Managing performance is a topic of recent discussions I’ve had over the last week. People have been sharing with me the many different methods they use. Others have shared, to my surprise, that they currently have no system in place to manage this crucial aspect of maintaining an efficient and productive workplace. From a human resources perspective this is one of the key components to building your strategic outline, implementation and evaluation of many of your human resource systems and programs. As a manager this is a vital aspect of employee relations that provides you the grounds to not just evaluate your staff but an immense opportunity to communicate with them and form a positive and promising employee/employer relationship. Your performance management system in fact is so vital to maintaining your competitive advantage in today’s globalized economy in my opinion without it you may be exposing yourself to issues within your business where if left undiscovered could drastically affect your bottom line.
To make my point even more clear let’s take a quick look at some of the areas that your performance management system could or should be connected to:
- Job design – Through performance management it could be discovered that there is a flaw in the design of a particular job. This can lead to further understanding if facing difficulty retaining or recruitment of staff.
- Training – If you have noticed an issue that is commonly occurring amongst your staff it could mean your staffs has not received proper training. Perhaps the training is flawed or not being facilitated in a way conducive to a high level of transference.
- Career development – Without a system in place to manage performance you could be promoting the wrong people to the wrong job based on a bias you may have and not be aware of. Even worse you may be passing right by those who are incredibly talented within your organization and unknowingly contributing to expensive unintentional turnover. This provides a means to give and receive feedback with staff. A vital component to any business.
- Compensation – Many organizations offer compensation plans based in part or completely via a merit system of some sort. This is a crucial aspect of maintaining a sense of internal equity amongst your staff.
- Legal – Documentation collected in a proper performance management system will assist any organization when faced with legal challenges regarding their decisions. This can vary from an accusation of wrongful dismissal or perhaps even discrimination. Proper performance management systems will reduce the subjectivity involved in making decisions based on a biased opinion.
- Productivity – A proper performance management system gives the opportunity to staff, managers and human resources they need to ensure a healthy and productive working environment is being enjoyed by all and continues to be prosperous as well.
So as we can see a performance management system is certainly an important aspect of an organization. If it isn’t functioning properly it can have a drastically negative impact on the entire organization and bottom line.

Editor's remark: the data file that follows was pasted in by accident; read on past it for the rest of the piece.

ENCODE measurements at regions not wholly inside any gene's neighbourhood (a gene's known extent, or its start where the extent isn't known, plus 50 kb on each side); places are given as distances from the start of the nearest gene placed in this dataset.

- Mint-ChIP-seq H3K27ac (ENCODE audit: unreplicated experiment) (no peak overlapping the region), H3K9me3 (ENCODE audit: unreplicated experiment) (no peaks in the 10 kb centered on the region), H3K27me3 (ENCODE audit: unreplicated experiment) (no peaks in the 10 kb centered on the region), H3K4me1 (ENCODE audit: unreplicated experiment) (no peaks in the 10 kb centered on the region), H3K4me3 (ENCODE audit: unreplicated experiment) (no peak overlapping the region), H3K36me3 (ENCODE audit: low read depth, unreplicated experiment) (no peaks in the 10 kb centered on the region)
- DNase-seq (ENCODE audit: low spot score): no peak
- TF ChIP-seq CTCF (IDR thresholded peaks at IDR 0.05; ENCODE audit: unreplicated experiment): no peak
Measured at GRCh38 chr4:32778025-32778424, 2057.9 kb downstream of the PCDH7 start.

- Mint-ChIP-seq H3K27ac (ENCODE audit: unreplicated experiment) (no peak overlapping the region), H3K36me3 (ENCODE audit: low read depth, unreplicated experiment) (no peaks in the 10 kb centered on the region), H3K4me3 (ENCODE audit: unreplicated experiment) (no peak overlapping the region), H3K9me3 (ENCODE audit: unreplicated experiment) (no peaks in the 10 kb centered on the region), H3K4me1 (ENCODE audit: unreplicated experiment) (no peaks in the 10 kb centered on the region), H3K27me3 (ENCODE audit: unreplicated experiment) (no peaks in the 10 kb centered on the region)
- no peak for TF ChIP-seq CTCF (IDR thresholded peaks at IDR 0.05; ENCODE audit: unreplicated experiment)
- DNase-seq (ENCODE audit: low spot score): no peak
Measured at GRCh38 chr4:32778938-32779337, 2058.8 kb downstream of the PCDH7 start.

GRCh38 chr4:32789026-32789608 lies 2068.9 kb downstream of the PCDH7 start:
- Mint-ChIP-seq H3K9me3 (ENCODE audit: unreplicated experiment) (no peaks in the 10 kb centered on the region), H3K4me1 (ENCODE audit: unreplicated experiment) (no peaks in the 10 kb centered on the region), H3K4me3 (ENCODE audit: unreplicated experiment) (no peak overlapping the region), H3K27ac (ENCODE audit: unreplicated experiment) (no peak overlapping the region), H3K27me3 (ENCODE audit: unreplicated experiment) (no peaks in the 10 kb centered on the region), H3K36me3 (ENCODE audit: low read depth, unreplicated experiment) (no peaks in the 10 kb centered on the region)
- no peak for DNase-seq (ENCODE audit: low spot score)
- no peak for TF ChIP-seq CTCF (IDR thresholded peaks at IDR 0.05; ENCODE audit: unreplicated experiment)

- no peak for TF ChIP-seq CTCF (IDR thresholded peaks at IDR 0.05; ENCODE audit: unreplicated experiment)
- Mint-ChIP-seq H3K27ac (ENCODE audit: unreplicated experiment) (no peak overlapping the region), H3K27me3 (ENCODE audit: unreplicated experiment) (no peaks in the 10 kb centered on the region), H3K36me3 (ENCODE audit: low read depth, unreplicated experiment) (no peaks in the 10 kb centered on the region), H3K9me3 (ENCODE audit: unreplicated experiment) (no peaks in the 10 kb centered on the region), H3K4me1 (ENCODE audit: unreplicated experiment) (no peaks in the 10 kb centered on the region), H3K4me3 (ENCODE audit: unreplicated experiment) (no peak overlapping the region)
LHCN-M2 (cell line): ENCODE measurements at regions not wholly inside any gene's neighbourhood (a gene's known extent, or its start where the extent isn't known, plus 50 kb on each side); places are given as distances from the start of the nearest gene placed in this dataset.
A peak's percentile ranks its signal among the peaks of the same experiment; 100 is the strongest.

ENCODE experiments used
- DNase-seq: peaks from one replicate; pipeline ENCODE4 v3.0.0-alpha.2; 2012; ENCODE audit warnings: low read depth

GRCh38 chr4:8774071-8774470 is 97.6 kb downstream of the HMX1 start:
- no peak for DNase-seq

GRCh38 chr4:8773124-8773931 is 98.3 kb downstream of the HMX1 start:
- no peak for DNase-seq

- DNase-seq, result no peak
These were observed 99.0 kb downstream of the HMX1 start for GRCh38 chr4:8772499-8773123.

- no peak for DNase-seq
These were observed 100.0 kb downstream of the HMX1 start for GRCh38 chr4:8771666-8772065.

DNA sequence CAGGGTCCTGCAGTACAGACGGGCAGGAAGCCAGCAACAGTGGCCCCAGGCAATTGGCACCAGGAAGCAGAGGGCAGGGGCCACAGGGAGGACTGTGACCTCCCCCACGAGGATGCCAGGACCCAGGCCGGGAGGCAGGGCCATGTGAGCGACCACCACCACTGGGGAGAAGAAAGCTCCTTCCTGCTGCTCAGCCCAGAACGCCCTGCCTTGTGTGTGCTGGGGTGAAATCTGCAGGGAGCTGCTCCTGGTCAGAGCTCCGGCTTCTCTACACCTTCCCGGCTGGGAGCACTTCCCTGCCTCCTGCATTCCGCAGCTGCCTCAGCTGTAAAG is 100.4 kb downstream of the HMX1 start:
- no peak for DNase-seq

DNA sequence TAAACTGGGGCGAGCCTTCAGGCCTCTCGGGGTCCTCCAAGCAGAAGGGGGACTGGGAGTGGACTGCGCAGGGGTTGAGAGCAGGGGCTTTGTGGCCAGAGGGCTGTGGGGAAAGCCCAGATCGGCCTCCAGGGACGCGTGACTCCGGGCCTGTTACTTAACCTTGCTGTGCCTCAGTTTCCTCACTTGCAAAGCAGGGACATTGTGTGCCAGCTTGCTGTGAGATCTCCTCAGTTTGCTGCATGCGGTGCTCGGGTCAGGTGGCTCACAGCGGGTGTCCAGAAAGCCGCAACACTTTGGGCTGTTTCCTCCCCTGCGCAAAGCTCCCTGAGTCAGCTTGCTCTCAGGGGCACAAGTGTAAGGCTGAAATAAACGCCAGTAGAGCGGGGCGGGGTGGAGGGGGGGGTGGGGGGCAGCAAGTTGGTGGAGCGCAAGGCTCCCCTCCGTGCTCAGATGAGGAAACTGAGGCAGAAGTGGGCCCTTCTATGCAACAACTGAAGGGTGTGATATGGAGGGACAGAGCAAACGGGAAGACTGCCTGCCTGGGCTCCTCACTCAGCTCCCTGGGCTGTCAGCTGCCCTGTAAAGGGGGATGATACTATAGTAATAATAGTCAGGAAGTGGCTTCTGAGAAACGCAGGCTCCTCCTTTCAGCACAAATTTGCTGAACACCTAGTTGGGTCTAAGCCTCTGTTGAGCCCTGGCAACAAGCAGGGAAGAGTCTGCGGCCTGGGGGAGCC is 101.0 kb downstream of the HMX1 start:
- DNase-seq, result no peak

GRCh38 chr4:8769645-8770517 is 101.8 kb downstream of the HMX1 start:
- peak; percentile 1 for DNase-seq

Now some people after hearing why a performance management system is important may be thinking, “Well my organization is a small business; much too small for such a complex thing as that.” I’ve heard this countless times! Let me reiterate the same response I have provided to many in the past. “Wrong.”
You see the beauty of a performance management system is the best ones “keep it simple”. They are easy to use, they are understood with ease and they are implemented with little effort. Keeping your performance management system easy should not mean losing sight of why you are doing it to begin with though. Measuring something for the sake of measuring something is not a good reason to measure something. There should be a specific reason for measuring anything; otherwise it’s just a waste of time, effort and money. Some elements should be apparent in the system to make it viable to the organization.
- Goals and objectives – Crucial elements of an organizational strategy that aim to meet the vision of the organization. This provides the organization with direction to which the question can be answered, “What do we want to achieve?”
- Performance measures – Understanding “how well did we do what we wanted to achieve?” is essentially what we want to figure out here. There are a variety of areas to look at that conclude how well the organization did towards reaching its targets. Efficiency and effectiveness of processes and decisions are important to look at in this area.
- Quantity and Quality – measure the amount of products, services or perhaps individual tasks you were able to deliver on and what the quality of the work performed or product produced was. In other words consider this, “how much were we able to do, and was it done properly?”
- Validity and Reliability – Make sure you are measuring the right thing for the right reason in an objective way and that you are consistent in how it is done.
- Results – How do the results of systems in place measure in comparison to the targets? On the mark, better or worse? A question to ask regarding this area would be, “did we achieve what we set out to do or could we have done something better?” This is the area where you evaluate how you can improve your current efficiency or effectiveness.
I hope that this helps some of you understand why it is important to manage performance in your organization. If it isn’t a part of your organizational strategy then now is the time to consider changing that.